History museum

Black History Museum to Go on Trial for Plans for Charlottesville’s Robert E. Lee Monument

A circuit court judge set up a trial on Monday in February as part of a lawsuit to stop a Charlottesville museum from melting down a monument to Robert E. Lee that was removed from city property in 2021.

The bronze statue stood in a Charlottesville park near the downtown mall, before the city council voted to donate the monument to the Jefferson School African American Heritage Center. The organization, which opened in 2013, plans to turn the Confederate monument into a work of public art.

Two organizations that unsuccessfully sought ownership of last year, the 26-foot-tall statue sued the city and Jefferson School to overturn the council’s decision.

Andrea Douglas, executive director of the Jefferson School, met with supporters outside the courthouse ahead of Monday’s hearing.

“We shouldn’t even be here today,” Douglas said. “We should have been able to do what we wanted to do because that’s what we decided for our city.”

Hashim Davis, teacher at Albemarle High School read a quote from writer and social commentator James Baldwin.

On Monday, Andrea Douglas, executive director of the Jefferson School, speaks to a group of about 50 supporters of the Swords into Plowshares initiative outside Charlottesville Circuit Court. (Photo: Whittney Evans/VPM News)

“Whatever is faced cannot be changed. But nothing can be changed until it is confronted,” he read to a group of about 50 outside the Charlottesville Circuit Court, a few blocks from where he stood. found Lee’s statue. He told his supporters that Swords into Plowshares – the Jefferson School’s proposal for the Lee monument – ​​is a show of courage.

“This is an act of relentless determination, and it goes beyond the desecration of statues, but rather it is about the consecration of our common history,” he said. “It’s about actively and courageously facing our future.”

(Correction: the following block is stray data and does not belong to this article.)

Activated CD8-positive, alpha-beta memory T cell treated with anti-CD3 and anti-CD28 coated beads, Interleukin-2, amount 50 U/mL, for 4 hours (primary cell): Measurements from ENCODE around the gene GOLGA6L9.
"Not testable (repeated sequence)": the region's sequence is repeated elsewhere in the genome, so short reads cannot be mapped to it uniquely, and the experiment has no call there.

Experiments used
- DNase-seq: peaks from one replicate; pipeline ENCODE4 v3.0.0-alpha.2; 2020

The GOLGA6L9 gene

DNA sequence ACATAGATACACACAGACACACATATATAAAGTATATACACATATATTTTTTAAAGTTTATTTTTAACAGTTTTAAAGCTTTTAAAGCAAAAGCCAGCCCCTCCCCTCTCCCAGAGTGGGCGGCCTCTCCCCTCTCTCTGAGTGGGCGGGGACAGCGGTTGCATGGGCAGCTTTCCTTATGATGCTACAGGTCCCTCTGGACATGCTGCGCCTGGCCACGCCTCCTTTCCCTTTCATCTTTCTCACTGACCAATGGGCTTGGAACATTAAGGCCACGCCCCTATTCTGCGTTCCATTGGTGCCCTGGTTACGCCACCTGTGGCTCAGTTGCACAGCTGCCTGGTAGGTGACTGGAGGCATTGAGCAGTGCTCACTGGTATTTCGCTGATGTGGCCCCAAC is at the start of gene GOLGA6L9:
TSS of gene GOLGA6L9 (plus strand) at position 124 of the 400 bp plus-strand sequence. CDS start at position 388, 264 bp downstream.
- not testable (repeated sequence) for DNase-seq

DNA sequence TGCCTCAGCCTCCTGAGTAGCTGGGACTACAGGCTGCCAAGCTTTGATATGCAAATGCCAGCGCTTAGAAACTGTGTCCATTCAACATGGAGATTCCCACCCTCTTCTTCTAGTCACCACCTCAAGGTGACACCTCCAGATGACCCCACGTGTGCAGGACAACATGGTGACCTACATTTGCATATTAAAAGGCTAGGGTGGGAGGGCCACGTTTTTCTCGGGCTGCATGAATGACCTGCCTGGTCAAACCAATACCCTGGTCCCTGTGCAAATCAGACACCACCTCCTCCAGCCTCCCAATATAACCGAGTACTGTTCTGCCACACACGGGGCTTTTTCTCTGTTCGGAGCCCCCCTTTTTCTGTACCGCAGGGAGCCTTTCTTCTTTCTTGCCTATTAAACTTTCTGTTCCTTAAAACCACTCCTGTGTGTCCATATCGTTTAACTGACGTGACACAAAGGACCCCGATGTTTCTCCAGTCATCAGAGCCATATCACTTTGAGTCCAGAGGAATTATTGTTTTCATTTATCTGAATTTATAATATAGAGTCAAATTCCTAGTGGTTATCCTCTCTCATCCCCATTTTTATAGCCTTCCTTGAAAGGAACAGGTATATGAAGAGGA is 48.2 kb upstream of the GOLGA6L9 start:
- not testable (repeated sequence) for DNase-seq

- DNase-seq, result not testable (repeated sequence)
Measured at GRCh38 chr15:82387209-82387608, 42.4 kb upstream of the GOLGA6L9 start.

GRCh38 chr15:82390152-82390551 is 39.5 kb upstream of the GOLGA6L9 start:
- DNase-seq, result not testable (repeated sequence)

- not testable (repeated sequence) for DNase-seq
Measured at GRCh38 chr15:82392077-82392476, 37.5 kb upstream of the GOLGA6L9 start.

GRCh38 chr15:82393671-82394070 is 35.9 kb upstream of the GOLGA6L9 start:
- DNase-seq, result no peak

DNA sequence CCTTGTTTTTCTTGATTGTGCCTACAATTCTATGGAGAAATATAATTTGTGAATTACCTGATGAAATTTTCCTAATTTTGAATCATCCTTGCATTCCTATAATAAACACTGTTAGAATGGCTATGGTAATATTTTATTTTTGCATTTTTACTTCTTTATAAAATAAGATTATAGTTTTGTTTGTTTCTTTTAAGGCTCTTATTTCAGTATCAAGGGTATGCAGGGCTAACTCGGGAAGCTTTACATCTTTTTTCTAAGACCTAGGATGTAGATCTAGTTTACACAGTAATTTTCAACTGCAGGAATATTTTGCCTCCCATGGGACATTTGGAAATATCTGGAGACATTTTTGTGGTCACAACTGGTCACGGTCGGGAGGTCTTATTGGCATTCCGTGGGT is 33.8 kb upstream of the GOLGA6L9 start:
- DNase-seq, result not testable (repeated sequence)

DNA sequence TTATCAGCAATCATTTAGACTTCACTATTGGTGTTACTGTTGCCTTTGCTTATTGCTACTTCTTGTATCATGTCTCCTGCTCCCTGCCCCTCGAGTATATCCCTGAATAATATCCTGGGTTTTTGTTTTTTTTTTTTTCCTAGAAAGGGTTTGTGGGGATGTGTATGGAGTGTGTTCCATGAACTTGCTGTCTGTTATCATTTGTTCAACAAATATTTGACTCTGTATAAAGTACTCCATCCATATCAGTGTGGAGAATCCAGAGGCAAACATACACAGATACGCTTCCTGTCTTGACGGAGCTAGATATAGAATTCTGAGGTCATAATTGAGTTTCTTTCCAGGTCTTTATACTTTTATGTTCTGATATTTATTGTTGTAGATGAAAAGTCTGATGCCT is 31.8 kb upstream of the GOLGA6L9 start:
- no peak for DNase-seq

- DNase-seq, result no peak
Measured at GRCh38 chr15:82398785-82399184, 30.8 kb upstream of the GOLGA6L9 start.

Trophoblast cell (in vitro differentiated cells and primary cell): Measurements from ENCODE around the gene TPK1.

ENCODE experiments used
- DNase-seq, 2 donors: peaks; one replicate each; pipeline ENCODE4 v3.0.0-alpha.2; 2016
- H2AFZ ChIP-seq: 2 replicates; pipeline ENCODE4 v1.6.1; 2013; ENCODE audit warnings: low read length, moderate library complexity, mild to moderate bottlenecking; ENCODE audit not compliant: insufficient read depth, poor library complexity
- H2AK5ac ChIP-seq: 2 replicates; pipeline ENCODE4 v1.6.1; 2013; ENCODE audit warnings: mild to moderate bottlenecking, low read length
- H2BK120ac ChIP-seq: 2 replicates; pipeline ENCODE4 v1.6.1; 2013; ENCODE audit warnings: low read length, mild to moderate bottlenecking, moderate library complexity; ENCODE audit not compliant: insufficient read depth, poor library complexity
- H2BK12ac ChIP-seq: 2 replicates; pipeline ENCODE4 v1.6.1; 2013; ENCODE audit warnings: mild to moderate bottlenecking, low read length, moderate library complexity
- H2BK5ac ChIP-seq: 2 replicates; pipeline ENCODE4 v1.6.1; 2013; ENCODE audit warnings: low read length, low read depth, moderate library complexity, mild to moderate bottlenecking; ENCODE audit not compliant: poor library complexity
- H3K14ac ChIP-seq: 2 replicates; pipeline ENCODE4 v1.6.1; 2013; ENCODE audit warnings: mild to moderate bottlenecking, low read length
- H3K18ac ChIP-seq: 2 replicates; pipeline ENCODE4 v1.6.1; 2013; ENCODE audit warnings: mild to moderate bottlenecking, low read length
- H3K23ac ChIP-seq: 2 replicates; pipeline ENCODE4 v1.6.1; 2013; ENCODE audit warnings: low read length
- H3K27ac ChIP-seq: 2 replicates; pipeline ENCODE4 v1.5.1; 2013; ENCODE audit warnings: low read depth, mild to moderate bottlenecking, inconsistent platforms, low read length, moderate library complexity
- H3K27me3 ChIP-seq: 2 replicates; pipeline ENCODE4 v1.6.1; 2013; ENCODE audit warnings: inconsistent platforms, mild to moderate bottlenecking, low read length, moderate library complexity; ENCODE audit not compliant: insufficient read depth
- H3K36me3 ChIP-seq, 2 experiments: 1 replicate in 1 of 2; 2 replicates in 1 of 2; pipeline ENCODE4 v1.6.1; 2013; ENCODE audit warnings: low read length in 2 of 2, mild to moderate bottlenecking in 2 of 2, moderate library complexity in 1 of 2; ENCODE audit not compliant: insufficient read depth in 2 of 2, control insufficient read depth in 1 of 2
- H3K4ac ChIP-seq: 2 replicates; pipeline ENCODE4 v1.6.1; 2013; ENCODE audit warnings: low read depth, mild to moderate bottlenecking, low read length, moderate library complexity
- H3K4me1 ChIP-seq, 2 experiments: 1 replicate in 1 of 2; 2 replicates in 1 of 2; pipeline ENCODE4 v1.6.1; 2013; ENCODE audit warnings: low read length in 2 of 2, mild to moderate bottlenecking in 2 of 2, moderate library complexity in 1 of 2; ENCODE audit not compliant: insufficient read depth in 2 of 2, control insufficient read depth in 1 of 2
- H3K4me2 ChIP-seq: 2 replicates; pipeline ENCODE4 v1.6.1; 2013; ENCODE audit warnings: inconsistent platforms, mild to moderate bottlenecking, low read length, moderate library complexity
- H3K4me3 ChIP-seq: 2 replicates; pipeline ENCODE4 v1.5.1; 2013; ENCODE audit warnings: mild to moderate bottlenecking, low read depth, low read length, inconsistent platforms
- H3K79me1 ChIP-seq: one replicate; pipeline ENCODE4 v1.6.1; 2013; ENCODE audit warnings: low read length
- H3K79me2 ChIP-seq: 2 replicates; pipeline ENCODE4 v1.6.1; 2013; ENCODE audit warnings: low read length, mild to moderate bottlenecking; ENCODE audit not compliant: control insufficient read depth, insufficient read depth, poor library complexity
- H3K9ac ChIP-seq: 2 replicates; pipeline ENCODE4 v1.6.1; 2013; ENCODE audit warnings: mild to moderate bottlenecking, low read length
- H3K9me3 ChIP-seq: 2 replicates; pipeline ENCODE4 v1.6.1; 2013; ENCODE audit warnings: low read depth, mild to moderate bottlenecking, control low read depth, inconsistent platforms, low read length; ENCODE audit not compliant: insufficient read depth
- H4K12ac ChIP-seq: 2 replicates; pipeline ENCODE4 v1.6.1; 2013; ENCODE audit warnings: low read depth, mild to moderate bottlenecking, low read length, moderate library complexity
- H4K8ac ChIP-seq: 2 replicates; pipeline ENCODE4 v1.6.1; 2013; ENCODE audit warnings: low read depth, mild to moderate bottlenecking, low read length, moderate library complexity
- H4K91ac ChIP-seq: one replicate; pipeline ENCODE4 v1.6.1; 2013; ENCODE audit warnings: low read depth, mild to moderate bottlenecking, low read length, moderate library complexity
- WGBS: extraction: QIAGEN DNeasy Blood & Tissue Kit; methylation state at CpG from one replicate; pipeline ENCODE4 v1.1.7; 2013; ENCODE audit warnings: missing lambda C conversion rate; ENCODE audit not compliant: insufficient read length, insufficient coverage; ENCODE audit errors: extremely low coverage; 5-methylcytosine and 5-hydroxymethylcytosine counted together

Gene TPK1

The suing groups want to preserve the statue and claim the process of acquiring the Lee monument violated state antitrust laws.

Last fall, the city approached interested parties to take ownership of the monument. Dozens of organizations expressed interest, but the city settled on the Jefferson School. The Trevilian Station Battlefield Foundation and the Ratcliffe Foundation, which operates the Ellenbrook Museum in Rosedale, said the city does not have the authority to donate a Confederate monument they know will be destroyed.

The organizations asked the court to require the Jefferson School to publicly disclose the statue’s current location, as well as whether it has been taken down or damaged in any way. The court agreed to give the plaintiffs limited access, but refused to release the whereabouts of the statue.

A lawyer for the Trevilian Station and Ratcliffe foundations declined to answer questions after the hearing. Email requests for comment on Monday were not returned by the end of the day.

University of Virginia graduate Paul G. McIntire funded the design and construction of the equestrian statue. Unveiled in 1924, the 12ft by 8ft monument is seen as the impetus for the 2017 Unite the Right rally, which brought hundreds of white nationalists and neo-Nazis to Charlottesville and resulted in the death of activist Heather Heyer .